Thursday, April 15, 2010

Terror in the Haunted House (1961)

Terror in the Haunted House

Written by Robert C. Dennis
Directed by Harold Daniels

Philip...Gerald Mohr
Sheila...Cathy O'Donnell

Philip and Sheila are two Americans living abroad in Switzerland, but now that they're beginning their life together as a married couple, they decide to move back to the States, and no amount of cheese, army knives, or politically neutral timepieces are going to convince them otherwise.


It's just too bad that Sheila has been suffering from these strange nightmares, ever since she and Philip first got together.  In these dreams, she is ascending a staircase in an old and mysterious house, headed upwards into the attic where she finds...

Well, we're not quite sure what she finds, because she never quite remembers when she wakes up.  But it slowly starts coming back to her when she realizes that their new American homestead is the very same one she has been dreaming about.

Calling it a haunted house is a bit of a deception.  It's more like a house of mystery, and not a terribly compelling one at that.  The characters are melodramatic and oftentimes annoying, except for the loony caretaker Jonah, who was melodramatic in a manic and fun sort of way.  There are no real special effects to speak of, and no true scares, so how effective this is as a horror movie is questionable.  The moody, convoluted plot line is more like something you would see spread out over the course of years on a soap opera, with a little dash of Freudian psychology thrown in for good measure.  And just in case you're unclear as to what's going on, just wait until the end, when everything is spelled out for you in such a way that blind children who don't speak the language could understand it.  Because actually showing it would take too much time and effort.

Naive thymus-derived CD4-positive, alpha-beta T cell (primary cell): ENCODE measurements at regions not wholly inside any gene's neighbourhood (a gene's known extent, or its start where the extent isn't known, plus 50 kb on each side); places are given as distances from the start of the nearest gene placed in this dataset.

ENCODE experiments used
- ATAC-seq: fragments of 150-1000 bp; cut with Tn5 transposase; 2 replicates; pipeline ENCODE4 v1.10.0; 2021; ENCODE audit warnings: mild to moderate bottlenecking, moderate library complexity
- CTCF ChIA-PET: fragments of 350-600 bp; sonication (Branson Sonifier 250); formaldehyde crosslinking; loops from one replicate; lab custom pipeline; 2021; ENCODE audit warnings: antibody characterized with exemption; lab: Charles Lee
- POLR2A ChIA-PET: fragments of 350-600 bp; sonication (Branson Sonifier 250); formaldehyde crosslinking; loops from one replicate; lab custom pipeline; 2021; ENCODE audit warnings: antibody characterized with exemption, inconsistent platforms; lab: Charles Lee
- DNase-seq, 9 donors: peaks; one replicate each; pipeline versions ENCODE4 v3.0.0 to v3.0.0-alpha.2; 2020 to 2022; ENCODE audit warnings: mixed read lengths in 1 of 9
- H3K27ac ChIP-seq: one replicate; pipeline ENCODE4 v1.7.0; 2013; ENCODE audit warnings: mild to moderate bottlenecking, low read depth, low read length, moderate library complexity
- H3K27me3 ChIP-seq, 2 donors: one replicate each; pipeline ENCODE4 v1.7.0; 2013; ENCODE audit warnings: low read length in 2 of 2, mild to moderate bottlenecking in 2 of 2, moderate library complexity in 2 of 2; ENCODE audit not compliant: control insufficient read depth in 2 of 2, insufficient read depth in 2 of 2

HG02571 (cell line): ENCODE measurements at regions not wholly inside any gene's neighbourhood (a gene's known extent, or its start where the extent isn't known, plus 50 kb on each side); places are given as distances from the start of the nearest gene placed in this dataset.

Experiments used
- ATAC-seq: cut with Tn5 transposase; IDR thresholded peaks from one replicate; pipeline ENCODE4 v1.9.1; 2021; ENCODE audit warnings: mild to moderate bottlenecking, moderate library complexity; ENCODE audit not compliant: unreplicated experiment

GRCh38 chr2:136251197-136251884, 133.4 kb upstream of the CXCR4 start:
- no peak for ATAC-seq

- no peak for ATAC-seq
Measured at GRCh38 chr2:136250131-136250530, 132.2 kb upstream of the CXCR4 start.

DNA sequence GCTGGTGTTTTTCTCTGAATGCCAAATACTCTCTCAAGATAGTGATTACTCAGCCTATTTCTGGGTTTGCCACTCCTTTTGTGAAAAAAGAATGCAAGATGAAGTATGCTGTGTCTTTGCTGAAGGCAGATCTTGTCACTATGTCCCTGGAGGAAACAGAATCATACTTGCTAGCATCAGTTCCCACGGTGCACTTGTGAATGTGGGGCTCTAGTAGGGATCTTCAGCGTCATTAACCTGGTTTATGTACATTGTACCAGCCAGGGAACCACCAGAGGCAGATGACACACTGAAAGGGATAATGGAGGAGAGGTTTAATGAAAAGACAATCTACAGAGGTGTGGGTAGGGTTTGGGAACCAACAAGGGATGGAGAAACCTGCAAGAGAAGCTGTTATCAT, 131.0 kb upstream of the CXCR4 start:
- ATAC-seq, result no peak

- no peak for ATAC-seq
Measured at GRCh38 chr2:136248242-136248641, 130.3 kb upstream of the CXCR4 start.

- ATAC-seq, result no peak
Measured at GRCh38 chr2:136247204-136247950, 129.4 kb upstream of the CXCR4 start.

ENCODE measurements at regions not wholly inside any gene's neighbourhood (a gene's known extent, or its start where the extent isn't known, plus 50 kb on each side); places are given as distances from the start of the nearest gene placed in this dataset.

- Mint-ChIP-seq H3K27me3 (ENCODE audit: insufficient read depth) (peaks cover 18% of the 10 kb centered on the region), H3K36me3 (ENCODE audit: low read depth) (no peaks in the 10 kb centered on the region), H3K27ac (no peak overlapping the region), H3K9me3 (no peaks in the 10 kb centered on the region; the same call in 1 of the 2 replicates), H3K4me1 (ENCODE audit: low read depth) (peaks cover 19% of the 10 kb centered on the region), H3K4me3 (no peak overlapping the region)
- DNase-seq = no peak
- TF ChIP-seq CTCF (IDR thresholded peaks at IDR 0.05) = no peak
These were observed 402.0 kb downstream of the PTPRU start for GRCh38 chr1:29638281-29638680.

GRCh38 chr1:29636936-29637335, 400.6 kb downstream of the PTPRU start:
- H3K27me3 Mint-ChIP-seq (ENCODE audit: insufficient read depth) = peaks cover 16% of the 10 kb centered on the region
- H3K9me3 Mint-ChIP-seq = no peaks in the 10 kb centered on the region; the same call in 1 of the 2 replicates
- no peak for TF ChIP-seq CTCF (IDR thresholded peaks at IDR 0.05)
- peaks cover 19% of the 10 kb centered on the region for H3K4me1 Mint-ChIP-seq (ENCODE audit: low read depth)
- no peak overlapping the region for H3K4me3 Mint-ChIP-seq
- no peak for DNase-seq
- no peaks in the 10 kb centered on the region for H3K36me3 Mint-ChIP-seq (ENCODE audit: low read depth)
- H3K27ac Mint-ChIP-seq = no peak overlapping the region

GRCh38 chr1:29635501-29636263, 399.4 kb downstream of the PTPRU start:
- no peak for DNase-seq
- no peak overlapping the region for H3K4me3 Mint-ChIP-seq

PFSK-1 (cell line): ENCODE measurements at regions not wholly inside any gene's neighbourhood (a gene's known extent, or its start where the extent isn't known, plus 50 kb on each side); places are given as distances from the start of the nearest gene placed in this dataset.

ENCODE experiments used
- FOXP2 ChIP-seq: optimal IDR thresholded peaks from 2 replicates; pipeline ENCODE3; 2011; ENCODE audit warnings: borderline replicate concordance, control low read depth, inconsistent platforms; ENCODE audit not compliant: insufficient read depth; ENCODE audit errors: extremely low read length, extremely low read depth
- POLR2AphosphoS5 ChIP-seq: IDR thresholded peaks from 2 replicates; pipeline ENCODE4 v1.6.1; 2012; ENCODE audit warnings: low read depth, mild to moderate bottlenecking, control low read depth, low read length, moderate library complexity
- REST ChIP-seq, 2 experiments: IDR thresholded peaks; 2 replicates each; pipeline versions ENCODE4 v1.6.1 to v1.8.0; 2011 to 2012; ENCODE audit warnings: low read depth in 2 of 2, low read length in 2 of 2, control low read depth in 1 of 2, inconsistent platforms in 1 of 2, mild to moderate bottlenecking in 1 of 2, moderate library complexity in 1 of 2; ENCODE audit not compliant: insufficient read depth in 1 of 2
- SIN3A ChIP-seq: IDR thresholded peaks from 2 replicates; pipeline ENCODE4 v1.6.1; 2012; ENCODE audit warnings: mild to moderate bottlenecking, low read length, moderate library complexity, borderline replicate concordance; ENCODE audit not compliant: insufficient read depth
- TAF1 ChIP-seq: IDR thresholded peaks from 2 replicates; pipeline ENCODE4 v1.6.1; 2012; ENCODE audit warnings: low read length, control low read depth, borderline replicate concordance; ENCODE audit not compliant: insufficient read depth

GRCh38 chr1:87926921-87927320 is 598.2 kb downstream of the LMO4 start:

I will say this: while this initially seemed to be another ridiculous "drive-the-wife-insane" story (i.e. The Screaming Skull), it took a quick left turn into drastically different territory.  Which helped my overall impression of the film...but not by much.

Seemingly the only reason one would choose to watch this mediocre chiller is because it was filmed using a miraculous new process called PSYCHO-RAMA, which utilizes subliminal techniques to enhance the viewing experience.  Or some such hooey.  In essence, Psycho-Rama means that a piece of clip-art flashes across the screen for a fraction of a second before anything remotely spooky happens. 


It's not truly subliminal because your conscious mind still registers that it saw something, but it is truly annoying.  Rather than enhance the viewing experience, it actually distracts from it, because as soon as you see the flashing image, you know it's time to be scared, which actually counteracts the intention by dispensing with any possible element of surprise.

In my opinion, you will probably want to steer clear of this one unless you're a die-hard gimmick fanatic and you're looking to move beyond the (far superior) works of William Castle.

ALSO KNOWN AS: My World Dies Screaming

1961
Not Rated
85 Minutes
Black and White
English
United States

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